“Thoughts disentangle themselves when they pass through the lips and fingertips.” – Dawson Trotman
Without a particular game plan in mind, Two-Bit Tart has molded itself into a mash-up of half personal essay (aka Musings) and half food blog. It has taken me an exceptionally long time to arrive here, but this blog is now unmistakably my own with its singular, quirky, yet clear direction. This began as a personal essay blog, morphed into a food blog, and has finally, after almost 13 years, unapologetically matured into a blending of both. My challenge with the personal essay section is that it’s an intense delving into the recesses of my most intimate thoughts and feelings. Nothing is off limits from examination, holding these bits of my life up to the light for anyone to see. While I feel reasonably comfortable splaying myself in front of you, many of my stories involve others, as most personal stories do. Today, I’m experiencing a smattering of remorse and hesitation in exposing others’ secrets without permission, desiring to keep their story, tightly intertwined with mine, a compact between us. I am passionately steadfast and loyal to those who reciprocate, even those long dead. I’ve been working on a piece the last five days that I would describe as raw, honest, authentic. 1817 words with all the beastly details. How, I wonder, can I speak my truth while protecting others’ privacy? I have no wish to cause pain or embarrassment to those around me; just a desire to share my story. I’ve been reading Joan Dideon lately – The White Album. She deftly manages that delicate dance between stark, personal exposure and others’ privacy. I’m no Joan Dideon, but I’m taking mental notes. What is off-limits? Who is off-limits? Living family members? Current friends? Current lovers? How terrible that someone would eschew me for fear their secrets are exposed. Who becomes fair game? Strangers and mere acquaintances? One-date wonders? Dead boyfriends? Those who have injured me by accident? On purpose? I strive to behave better than my enemies and have a clear moral compass – but in my quest for self-discovery, have I forgotten that, if only for a post or two? I’ve decided not to share the piece I’ve been fervently writing. I’m pleased with it – my own missteps and failings exposed and acknowledged. Hours of work that will never come to fruition, but it’s the correct decision, this time. It’s my truth, but tugs too many others too far into the light, regardless of their own culpability. Today, I am setting down rules – otherwise, I will too easily cross the line.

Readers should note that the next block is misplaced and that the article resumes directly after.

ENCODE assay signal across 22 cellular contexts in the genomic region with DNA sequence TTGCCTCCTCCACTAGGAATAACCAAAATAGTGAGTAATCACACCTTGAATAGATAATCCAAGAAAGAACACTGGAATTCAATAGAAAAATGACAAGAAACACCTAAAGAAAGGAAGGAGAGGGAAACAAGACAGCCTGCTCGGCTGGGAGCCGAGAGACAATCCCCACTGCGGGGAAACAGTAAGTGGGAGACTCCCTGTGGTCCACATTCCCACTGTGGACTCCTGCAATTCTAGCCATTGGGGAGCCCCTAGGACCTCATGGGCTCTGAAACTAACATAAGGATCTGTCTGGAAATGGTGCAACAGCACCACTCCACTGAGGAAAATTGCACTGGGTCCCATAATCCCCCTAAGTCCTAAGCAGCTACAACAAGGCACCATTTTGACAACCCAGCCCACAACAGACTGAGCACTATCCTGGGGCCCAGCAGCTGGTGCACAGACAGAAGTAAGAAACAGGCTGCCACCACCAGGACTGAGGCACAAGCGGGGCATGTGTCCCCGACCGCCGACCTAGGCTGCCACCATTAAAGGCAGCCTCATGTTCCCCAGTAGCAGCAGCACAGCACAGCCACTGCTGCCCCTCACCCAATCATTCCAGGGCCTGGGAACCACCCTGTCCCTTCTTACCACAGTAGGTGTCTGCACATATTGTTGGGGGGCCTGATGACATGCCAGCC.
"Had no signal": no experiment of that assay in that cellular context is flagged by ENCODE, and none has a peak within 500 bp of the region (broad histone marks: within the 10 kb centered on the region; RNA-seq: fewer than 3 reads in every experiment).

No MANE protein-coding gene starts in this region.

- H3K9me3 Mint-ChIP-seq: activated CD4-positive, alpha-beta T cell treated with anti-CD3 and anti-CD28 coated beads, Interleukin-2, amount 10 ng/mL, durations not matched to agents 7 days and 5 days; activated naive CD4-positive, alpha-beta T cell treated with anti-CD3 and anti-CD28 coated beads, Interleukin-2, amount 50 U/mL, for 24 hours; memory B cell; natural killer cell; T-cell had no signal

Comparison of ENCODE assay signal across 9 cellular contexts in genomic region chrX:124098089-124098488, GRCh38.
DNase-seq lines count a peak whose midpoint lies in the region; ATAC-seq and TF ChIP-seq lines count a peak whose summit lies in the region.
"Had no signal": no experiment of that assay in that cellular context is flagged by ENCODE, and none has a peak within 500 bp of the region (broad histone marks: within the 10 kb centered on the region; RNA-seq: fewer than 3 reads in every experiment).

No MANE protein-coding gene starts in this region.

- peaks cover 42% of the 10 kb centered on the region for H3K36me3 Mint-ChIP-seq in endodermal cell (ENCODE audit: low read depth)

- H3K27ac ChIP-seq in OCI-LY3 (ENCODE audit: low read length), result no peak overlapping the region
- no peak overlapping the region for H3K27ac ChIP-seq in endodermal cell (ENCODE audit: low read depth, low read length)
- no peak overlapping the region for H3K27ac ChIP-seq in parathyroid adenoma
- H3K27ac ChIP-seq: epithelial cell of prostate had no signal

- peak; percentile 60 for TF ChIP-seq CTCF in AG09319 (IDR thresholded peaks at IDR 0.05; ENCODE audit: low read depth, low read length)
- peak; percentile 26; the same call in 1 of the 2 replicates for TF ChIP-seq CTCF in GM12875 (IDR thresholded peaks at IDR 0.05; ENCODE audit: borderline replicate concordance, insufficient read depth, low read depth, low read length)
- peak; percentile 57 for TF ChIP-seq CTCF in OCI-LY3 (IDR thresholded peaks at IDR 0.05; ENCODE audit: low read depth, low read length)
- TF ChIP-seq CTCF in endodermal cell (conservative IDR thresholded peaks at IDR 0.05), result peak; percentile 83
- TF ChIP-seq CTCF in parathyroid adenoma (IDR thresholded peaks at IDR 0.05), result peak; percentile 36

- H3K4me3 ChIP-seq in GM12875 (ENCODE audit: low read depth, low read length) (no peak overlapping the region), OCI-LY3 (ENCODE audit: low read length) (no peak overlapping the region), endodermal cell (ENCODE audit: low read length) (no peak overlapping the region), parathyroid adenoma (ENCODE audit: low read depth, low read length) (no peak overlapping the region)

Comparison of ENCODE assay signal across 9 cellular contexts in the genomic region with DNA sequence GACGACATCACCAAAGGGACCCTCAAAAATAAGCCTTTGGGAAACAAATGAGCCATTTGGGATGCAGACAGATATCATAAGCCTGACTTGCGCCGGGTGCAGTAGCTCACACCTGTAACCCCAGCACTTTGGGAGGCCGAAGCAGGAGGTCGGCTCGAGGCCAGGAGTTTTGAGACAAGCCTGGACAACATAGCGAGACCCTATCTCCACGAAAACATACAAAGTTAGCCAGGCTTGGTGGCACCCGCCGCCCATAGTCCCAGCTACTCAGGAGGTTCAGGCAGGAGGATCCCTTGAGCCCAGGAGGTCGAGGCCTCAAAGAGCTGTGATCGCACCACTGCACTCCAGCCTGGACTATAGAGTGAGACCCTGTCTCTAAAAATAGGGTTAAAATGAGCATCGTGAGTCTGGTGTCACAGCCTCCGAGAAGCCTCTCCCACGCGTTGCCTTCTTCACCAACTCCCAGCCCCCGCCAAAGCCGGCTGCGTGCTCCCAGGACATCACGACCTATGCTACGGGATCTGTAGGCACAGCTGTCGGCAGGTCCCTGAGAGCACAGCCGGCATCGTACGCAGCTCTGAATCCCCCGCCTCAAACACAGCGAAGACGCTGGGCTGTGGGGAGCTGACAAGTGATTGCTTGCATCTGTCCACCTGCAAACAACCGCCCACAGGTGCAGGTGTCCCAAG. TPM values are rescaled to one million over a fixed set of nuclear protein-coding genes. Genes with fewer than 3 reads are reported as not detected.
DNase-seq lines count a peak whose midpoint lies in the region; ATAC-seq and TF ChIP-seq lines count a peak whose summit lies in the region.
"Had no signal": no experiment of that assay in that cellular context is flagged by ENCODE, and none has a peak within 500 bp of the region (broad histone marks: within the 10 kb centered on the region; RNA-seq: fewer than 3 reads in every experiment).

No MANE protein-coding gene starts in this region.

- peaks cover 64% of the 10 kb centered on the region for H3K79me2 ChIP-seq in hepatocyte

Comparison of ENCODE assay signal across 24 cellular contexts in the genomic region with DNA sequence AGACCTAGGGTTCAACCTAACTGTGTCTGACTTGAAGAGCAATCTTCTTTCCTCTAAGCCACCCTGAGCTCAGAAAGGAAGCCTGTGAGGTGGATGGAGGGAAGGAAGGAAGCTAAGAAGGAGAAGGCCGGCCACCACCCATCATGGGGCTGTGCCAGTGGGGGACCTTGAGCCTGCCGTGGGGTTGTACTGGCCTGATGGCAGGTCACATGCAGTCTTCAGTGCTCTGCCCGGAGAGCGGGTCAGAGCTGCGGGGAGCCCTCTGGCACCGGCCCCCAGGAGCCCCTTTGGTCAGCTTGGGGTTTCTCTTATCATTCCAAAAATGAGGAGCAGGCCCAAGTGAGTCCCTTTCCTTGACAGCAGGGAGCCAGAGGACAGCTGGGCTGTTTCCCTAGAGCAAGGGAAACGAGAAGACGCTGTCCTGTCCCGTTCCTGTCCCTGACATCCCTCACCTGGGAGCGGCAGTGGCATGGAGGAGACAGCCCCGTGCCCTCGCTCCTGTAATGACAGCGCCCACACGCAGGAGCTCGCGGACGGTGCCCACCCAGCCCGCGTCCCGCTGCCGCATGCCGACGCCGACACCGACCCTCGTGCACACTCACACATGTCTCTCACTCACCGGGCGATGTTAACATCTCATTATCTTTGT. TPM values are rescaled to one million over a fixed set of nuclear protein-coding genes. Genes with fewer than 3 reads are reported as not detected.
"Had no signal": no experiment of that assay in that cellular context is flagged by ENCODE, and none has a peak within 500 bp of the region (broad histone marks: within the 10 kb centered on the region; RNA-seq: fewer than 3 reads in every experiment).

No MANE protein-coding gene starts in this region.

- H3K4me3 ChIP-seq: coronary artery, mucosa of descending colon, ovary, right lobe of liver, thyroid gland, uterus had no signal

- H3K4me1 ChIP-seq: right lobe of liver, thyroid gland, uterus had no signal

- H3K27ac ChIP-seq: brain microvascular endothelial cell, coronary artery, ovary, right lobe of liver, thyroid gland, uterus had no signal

These cassetelle are baked rather than fried and are best eaten warm, when the chocolate is melty, the ricotta velvety and the pastry crisp and tender. I pop them in a oven for a few minutes to heat them through before enjoying with a steaming cup of coffee.
- 2 cups all-purpose flour
- ½ cup sugar
- ¼ teaspoon salt
- 1 stick (½ cup) unsalted butter, very cold
- 1 large egg plus 1 yolk
- 1 cup full-fat ricotta, drained overnight
- ¼ cup powdered sugar, plus more for dusting
- ¼ cup mini chocolate chips
- ¼ cup candied orange peel, finely chopped (or 1 teaspoon grated orange zest)
- In the bowl of food processor, combine flour, sugar and salt. Add very cold butter and pulse until butter is well dispersed. Add egg and yolk and pulse until dough begins to clump together. Scrape dough onto a large piece of plastic wrap and press together to form a disk. Wrap plastic wrap around dough and refrigerate for 30 minutes.
- Meanwhile, in a small bowl, combine drained ricotta, powdered sugar, chocolate chips and candied peel. Refrigerate until ready to use.
- Cut dough in half, keeping one half refrigerated and roll out the other half to about ⅛” – ⅙” thick between two pieces of parchment or waxed paper. Cut out twelve 3” rounds. Dollop a generous teaspoon of ricotta mixture on one side of each round, fold other side of dough over, making a half-moon shape, being careful to enclose the filling completely. Seal edges with the tines of a fork. Place on a parchment-lined baking sheet and refrigerate for 20 minutes.
- Repeat the process with the remaining ½ dough. Meanwhile, preheat oven to 350⁰ F.
- Bake for 25-30 minutes until cassetelle are golden along the edges and underneath. Cool slightly and dust with powdered sugar. Enjoy the same day and refrigerate any remaining cassetelle (due to the ricotta filling). If refrigerated, reheat in the oven a few minutes before enjoying.